Liberia: How Sustainable Is the Recovery?
19 Aug 2011
Liberia’s October 2011 presidential elections are an opportunity to consolidate its fragile peace and nascent democracy.
Liberia: How Sustainable Is the Recovery?, the latest report from the International Crisis Group, warns that five factors are still critical to lasting peace: a more convincing fight against corruption; deeper commitment to transforming Liberia with a new breed of reform-minded political players; sustained international engagement in supporting this more ambitious transformation; economic development; and regional stability, particularly in its neighbour, Côte d’Ivoire.
“There is still much work to do before international support can be reduced. The post-election crisis in Côte d’Ivoire has tragically revealed the extent of the security threats facing the region and the particular fragility of Liberia”, says Titi Ajayi, Crisis Group’s West Africa Fellow. “Hundreds of young Liberian fighters were recruited to fight as mercenaries”.
Since the end of the civil war in Liberia, the focus has been on security, through the creation from the ground up of a new army and police force. The security sector is now able to cope with some threats, but continued international presence is imperative in view of the failings of the police and their very limited reach outside the capital, Monrovia. The promised fight against impunity, including implementing the recommendations of the Truth and Reconciliation Commission, has been tepid. There is no doubt that the country has made great progress under President Ellen Johnson Sirleaf including in social development, infrastructure rehabilitation and growth-stimulating foreign direct investment in the tiny economy. But whether the next presidential elections are peaceful, free and fair will depend on how well the National Elections Commission (NEC) handles the challenges of the 23 August referendum on constitutional amendments and opposition perceptions of bias toward the president’s Unity Party. The NEC, the government, political parties, presidential candidates, civil society, media and international partners each have a role to play to strengthen trust in the electoral process.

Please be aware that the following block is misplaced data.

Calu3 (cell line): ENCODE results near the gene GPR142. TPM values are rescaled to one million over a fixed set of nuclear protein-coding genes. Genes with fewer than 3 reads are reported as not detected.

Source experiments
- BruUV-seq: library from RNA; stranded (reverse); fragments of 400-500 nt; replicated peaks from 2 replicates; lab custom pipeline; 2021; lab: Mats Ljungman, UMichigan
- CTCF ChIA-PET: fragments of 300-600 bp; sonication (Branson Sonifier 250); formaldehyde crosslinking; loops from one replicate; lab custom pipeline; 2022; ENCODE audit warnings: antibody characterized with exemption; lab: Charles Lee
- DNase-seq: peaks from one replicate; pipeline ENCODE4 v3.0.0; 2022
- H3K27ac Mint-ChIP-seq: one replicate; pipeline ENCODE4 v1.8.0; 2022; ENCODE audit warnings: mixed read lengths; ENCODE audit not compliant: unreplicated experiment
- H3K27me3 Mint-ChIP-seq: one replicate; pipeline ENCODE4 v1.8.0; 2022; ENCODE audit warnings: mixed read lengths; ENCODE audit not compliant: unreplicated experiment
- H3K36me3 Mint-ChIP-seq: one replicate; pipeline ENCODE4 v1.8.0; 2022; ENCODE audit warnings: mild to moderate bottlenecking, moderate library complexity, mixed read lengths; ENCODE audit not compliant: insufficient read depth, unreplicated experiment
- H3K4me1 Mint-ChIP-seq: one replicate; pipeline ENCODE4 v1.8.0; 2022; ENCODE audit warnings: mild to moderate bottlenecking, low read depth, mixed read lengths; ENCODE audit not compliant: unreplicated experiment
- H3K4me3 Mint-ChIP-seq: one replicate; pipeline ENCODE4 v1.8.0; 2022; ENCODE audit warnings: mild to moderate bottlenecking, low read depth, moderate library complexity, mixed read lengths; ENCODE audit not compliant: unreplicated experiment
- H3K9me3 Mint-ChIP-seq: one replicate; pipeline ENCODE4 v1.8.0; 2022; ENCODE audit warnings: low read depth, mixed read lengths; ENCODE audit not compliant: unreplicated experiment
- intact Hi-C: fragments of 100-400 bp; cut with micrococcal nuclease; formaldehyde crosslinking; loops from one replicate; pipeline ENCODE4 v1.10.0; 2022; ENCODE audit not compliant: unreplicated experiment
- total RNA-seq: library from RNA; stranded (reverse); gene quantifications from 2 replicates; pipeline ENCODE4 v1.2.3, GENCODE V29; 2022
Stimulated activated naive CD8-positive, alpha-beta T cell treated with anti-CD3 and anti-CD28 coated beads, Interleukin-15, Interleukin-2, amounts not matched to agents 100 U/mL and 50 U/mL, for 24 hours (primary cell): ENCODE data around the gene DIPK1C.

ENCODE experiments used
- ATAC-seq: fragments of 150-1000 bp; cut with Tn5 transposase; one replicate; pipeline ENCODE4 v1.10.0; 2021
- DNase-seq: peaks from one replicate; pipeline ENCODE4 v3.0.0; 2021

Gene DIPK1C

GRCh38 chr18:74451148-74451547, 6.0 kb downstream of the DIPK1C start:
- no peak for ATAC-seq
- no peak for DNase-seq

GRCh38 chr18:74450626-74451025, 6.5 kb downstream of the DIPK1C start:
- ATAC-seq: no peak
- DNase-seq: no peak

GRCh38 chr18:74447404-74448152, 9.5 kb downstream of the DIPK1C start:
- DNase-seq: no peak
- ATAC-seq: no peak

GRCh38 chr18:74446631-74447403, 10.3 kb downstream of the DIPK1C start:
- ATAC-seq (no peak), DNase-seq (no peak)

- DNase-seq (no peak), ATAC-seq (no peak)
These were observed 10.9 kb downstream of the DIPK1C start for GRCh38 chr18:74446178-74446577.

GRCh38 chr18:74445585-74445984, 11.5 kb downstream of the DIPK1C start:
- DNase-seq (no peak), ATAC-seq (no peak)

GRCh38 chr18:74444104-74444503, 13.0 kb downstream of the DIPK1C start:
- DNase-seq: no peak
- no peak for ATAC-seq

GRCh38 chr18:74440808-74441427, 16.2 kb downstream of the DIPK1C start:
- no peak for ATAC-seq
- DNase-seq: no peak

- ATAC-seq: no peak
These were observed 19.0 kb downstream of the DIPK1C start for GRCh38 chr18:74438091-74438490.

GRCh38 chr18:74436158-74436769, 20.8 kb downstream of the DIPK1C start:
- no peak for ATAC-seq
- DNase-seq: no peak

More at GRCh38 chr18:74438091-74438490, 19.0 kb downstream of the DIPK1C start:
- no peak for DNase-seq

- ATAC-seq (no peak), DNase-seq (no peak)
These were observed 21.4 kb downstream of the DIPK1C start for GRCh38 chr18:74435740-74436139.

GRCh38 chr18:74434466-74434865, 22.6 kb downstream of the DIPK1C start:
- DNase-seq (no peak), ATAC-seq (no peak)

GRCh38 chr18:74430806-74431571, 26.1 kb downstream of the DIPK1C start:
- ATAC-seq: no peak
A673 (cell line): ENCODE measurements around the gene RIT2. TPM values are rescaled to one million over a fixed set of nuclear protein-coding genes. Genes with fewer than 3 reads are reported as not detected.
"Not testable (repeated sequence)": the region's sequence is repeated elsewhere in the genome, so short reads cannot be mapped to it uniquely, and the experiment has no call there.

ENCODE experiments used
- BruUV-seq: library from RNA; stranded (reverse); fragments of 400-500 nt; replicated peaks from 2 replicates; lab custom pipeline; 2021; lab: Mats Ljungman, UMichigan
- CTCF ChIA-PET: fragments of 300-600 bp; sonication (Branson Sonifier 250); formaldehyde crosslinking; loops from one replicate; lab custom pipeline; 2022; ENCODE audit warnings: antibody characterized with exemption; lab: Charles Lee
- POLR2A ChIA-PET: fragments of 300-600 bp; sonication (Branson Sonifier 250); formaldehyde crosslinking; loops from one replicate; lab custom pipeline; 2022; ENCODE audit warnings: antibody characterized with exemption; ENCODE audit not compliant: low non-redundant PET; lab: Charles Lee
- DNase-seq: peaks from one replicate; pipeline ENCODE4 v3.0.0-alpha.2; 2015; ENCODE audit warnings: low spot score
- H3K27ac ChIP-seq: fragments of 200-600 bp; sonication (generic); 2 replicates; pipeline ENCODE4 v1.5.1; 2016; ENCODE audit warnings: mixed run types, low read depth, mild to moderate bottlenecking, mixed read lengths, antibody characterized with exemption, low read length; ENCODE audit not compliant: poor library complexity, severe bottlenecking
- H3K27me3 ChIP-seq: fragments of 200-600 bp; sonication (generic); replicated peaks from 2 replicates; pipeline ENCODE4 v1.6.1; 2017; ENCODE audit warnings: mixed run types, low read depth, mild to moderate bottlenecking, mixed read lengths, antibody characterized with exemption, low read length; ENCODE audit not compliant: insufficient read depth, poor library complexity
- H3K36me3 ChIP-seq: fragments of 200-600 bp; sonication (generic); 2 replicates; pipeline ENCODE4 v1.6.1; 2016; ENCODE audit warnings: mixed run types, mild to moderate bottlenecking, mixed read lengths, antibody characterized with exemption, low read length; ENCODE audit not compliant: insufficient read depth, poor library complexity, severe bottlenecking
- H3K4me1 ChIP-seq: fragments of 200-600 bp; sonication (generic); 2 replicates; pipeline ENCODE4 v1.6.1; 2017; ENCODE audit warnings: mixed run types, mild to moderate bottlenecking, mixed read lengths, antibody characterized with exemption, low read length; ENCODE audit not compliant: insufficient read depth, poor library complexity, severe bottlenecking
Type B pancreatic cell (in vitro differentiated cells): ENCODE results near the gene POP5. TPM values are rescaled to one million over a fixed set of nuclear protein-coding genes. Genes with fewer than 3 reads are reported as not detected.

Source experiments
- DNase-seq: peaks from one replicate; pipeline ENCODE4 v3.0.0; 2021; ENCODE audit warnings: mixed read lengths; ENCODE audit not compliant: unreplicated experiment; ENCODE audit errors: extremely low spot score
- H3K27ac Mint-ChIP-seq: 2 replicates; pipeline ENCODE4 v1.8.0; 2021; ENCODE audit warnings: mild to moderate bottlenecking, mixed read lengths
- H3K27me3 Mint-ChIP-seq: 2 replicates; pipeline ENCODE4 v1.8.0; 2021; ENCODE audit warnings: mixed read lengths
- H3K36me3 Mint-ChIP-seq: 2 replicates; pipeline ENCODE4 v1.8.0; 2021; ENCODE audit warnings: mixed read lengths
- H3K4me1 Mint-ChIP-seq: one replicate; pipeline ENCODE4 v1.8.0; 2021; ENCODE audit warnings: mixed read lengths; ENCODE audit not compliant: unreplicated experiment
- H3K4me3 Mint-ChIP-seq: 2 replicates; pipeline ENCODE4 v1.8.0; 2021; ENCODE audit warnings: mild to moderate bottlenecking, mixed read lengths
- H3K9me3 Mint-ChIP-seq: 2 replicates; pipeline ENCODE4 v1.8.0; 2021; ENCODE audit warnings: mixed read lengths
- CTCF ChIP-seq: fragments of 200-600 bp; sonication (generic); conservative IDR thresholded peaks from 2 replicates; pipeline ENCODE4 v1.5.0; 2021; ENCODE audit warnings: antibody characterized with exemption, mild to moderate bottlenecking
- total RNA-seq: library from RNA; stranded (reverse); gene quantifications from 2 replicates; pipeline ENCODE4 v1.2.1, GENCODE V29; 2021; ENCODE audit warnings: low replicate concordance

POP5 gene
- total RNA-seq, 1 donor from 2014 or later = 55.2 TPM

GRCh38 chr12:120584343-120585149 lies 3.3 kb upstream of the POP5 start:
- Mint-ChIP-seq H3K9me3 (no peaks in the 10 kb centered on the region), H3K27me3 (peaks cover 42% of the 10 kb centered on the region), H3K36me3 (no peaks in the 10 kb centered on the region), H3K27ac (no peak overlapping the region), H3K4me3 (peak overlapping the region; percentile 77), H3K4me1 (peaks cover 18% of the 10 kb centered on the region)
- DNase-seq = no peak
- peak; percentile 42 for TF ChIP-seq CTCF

Beyond the current round of elections, better coordination between the police and judiciary and increasing the presence of both in rural communities are priorities. The government’s planned justice and security regional hubs should be supported by donors, established and adequately equipped in the next twelve months. The mandate of the United Nations Mission in Liberia (UNMIL) should also be extended for a further twelve months from 1 October 2011.
Any investment that seeks to protect the gains made so far should have as its objective a political transformation leading to the emergence of a new generation of leaders at local and national levels, removed from the culture of violence and corruption. This would involve providing incentives for the best-qualified youths to engage in political activity and training and educational opportunities for them to acquire the necessary governance skills. The United Nations Peacebuilding Commission should develop a more holistic strategy to support a transformative agenda.
“If the six years of President Sirleaf’s government have proven anything, it is that the best reform plans cannot work without national ownership”, says Comfort Ero, Crisis Group’s Africa Program Director. “Such ownership is contingent upon the presence of a critical number of actors who want systemic change. Only by carrying out a transformative plan, focused on the next generation of decision-makers and opinion leaders, will peace be sustainable”.